SSH

The secure shell

Monday, Feb 24, 2020

SSH

Enabling ssh

# Enable SSH
sudo systemsetup -f -setremotelogin on
# Disable SSH
sudo systemsetup -f -setremotelogin off
# Check if SSH is enabled/disabled
sudo systemsetup -getremotelogin

Tip: Add the -f flag to --force your systemsetup to disable a confirmation prompt when running your command. After all, confirmation messages are failsafes and those are only for people who make mistakes.

Tip: If you don’t have that command, it’s this perl script

Once you have that key, you ought to convert it into make a bunch of different types

Public Key Conversions

Copying your ssh keys to someone else’s computer

There are two ways for you to have your ssh key added to another person’s computer. Say you are the user tommy and you want tina to give you permission to enter her computer without a password.

# Option one: from tommy's computer
ssh-copy-id tina@172.20.10.7

# Option two: from tina's computer
curl https://github.com/tommy.keys >> ~/.ssh/authorized_keys

Using ssh to log into a known user

Opening applications on remote computer

You can use the DISPLAY=0.0 command to tell your ssh session to open the application on the remote computer. You won’t be able to see the app being opened, but it will launch on the remote computer.

Opening a single application

DISPLAY=:0.0 open -a Safari

Use the export keyword in your shell to open all applications on your remote computer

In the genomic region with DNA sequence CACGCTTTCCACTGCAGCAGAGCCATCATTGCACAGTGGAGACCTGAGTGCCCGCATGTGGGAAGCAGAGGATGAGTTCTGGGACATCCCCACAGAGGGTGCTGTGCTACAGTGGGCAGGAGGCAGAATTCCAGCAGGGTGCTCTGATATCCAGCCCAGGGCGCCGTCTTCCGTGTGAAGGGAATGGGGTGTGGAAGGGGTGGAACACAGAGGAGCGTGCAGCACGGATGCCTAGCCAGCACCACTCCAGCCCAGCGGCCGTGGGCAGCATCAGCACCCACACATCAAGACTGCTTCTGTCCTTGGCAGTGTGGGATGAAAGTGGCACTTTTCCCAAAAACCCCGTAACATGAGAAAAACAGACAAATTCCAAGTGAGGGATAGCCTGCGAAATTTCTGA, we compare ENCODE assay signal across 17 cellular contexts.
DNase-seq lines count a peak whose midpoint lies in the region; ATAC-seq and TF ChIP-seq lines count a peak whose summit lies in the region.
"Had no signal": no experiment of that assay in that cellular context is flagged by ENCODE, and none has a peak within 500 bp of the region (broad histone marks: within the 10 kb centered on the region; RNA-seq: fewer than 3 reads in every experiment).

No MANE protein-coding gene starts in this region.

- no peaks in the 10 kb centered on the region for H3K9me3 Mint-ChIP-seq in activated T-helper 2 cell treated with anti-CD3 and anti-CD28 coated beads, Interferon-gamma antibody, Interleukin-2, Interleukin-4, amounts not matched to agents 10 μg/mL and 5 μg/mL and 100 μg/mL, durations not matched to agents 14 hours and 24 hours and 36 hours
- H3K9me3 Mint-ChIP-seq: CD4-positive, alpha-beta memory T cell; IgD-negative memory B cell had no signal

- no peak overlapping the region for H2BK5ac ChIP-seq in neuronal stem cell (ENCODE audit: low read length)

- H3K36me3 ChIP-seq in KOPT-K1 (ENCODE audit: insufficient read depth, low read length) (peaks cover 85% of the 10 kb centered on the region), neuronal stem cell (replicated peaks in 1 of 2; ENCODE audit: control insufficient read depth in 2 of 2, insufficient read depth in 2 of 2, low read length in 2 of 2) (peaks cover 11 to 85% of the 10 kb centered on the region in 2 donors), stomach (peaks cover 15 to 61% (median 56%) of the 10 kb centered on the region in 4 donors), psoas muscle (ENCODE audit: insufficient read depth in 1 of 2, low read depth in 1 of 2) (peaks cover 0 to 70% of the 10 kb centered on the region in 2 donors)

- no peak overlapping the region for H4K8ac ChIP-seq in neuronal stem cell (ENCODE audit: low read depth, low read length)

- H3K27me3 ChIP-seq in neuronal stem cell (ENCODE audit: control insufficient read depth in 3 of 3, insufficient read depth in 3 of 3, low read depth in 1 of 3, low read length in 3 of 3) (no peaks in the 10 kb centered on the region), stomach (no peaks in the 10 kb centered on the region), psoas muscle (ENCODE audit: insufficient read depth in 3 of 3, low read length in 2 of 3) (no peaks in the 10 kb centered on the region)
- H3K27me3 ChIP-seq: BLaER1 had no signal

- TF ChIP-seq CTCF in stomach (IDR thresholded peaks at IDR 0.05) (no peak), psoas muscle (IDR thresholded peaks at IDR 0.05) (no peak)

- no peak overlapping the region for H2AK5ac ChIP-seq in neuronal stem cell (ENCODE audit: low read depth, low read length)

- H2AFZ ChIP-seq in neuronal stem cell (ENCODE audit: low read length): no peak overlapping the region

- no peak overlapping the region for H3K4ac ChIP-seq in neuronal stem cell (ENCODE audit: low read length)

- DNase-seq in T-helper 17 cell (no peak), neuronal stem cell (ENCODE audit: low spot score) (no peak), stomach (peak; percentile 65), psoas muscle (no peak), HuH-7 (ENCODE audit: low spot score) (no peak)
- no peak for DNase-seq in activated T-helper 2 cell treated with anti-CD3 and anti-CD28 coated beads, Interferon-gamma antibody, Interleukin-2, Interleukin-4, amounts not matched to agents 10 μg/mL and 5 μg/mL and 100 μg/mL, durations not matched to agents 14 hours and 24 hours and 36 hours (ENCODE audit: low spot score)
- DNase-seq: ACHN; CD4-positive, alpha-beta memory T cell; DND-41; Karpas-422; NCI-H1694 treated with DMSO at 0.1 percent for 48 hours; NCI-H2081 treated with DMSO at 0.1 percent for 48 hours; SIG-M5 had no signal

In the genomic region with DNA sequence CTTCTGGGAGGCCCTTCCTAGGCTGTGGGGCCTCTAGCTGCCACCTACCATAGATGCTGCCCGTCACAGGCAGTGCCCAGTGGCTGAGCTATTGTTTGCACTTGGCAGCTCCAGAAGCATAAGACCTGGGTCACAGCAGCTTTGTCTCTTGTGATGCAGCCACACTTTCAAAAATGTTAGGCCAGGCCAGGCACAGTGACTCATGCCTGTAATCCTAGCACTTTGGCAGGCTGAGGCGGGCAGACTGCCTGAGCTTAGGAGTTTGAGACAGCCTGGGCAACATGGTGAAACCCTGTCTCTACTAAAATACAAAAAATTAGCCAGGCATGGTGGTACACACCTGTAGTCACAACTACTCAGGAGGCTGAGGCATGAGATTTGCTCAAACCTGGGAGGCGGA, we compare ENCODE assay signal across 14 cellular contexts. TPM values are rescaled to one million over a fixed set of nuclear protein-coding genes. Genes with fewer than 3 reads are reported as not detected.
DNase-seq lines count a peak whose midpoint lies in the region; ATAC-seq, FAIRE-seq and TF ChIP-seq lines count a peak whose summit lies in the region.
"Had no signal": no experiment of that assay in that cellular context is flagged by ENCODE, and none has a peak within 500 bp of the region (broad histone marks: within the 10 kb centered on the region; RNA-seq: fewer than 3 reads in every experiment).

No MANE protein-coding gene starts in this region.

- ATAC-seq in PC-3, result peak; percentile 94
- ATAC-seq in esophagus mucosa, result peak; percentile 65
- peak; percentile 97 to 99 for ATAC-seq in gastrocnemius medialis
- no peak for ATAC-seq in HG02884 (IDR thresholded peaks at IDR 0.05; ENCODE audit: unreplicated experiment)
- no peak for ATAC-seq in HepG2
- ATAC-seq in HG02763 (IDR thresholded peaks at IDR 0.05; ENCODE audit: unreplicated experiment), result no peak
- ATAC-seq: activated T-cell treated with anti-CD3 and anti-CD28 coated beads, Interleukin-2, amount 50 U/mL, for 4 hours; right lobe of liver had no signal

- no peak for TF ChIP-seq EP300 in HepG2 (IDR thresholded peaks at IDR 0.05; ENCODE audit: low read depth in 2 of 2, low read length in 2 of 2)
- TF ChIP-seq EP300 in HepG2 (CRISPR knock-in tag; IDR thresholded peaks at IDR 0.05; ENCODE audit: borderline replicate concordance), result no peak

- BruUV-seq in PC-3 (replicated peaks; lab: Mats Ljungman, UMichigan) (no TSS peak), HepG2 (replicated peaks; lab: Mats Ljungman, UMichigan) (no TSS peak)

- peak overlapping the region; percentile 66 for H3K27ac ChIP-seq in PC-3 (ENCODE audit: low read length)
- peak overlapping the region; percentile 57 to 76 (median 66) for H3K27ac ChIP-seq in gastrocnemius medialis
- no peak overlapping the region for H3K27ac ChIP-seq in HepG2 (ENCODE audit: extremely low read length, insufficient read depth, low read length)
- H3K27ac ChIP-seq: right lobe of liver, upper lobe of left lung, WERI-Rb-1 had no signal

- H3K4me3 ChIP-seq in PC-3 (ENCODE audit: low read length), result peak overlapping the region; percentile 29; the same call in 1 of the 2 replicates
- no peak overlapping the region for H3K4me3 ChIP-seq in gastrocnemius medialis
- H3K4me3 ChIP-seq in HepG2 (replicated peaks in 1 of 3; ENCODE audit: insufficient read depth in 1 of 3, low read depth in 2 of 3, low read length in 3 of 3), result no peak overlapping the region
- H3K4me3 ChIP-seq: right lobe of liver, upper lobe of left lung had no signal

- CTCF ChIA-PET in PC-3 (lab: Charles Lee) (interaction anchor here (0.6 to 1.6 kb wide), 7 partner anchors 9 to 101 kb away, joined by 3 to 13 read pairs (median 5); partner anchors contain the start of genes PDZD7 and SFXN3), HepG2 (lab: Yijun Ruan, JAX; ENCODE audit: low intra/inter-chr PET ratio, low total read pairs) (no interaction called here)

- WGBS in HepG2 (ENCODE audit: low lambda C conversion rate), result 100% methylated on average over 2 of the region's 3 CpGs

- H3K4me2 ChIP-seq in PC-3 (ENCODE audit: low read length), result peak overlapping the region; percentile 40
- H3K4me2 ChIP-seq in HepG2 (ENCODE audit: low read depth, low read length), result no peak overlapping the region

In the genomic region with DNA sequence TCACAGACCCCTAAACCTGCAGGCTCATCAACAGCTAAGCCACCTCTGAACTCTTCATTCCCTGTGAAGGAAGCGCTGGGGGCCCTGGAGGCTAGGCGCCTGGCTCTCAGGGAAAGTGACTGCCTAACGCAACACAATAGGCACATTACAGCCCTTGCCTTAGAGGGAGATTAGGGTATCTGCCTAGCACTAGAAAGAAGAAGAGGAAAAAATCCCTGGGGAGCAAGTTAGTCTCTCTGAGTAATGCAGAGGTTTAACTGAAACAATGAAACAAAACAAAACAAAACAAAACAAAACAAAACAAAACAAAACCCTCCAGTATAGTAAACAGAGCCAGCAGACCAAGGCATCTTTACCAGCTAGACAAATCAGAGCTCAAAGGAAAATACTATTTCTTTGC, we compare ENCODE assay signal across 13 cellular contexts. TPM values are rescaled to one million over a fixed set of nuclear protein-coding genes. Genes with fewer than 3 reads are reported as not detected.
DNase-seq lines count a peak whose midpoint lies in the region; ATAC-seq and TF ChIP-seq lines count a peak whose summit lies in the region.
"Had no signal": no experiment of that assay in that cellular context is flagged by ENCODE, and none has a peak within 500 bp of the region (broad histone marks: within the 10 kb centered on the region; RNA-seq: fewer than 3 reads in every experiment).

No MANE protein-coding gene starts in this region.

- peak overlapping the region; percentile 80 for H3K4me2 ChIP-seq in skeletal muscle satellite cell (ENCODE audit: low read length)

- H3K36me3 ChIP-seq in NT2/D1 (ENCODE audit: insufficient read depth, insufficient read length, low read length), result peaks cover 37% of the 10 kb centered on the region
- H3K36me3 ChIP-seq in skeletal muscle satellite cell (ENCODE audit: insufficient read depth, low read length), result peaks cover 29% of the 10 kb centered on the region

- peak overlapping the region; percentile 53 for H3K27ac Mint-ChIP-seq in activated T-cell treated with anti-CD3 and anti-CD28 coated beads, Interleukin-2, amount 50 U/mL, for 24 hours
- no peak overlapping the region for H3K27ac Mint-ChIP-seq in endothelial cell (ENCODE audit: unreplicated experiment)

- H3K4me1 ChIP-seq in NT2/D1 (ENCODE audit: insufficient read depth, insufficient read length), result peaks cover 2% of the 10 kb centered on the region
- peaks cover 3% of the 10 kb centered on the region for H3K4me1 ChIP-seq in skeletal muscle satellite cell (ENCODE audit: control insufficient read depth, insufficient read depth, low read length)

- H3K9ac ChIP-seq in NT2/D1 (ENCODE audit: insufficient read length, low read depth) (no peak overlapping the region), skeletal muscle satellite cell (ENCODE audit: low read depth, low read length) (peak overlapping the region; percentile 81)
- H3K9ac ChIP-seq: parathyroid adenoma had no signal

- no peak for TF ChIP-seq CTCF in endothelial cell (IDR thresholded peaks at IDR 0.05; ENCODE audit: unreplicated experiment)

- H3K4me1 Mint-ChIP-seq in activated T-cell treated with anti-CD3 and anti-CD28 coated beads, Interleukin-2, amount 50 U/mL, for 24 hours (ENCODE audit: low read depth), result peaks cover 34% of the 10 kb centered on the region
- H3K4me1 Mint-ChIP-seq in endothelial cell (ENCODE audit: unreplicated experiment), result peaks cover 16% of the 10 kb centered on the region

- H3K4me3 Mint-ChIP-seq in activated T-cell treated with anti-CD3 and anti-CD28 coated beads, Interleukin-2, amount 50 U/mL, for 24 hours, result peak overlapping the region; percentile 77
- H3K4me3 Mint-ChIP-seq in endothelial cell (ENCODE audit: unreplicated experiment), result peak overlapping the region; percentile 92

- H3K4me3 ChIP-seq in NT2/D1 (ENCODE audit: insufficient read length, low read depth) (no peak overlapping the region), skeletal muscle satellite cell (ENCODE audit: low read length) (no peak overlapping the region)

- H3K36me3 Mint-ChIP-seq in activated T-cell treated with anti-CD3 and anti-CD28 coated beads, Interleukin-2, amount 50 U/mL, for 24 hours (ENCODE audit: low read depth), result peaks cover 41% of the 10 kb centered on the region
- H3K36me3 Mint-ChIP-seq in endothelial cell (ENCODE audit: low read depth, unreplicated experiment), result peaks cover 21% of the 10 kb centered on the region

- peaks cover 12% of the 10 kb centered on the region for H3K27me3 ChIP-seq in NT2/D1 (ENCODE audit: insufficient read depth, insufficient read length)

export DISPLAY=:0.0
open -a Safari
open -a Mail

Seeing if anyone is logged into your computer

# shows the IP address of all local/remote users (including you!)
who

# (prints just your active session)
who am i

# (kills the session associated with ttys001)
pkill ttys001

Transferring clipboard content from local machine to remote machine

# local machine -> remote machine
pbpaste | ssh tommy@usc.edu pbcopy

IP

I wrote a program called $ myip which will tell you your current public and private IP address. If you’d like to use it, copy the script below into your terminal.

# Method 1
brew tap austintraver/taps
brew install myip

# Method 2
brew install austintraver/taps/myip

Now, you can type myip on your terminal, and it will print your current public & private IP address.

Sockets

When you combine an IP address and a port number, the pair is known as a socket. An example of a local socket is 127.0.0.1:1234. An example of a remote socket is 41.82.15.112:5678

In order for a connection attempt to a socket to succeed, something must be “listening” on that socket.

The port that a SSH server listens with in order to accept incoming connections is known as the target port.

The port that a SSH client listens with to receive information from the SSH server is known as the source port.

Therefore, the source socket or client socket is the combination of the client’s IP address and the source port. The target socket or remote socket is the combination of the server’s IP address and the target port

Multiple clients can connect using the same target socket.

ssh Tunneling

Tunneling, also known as “port forwarding” reroutes a connection to pass through a ssh connection. ssh uses the TCP/IP protocol on port 22 as a transport mechanism. It’s useful not only for forwarding ssh data, but also for encrypting data passed through SMTP, IMAP, HTTP, etc.

A bastion refers to a small computer, hosted remotely, that works as a jump box to help you reach the computer that has initiated a “reverse tunnel” or “inbound port forwarding” to that bastion.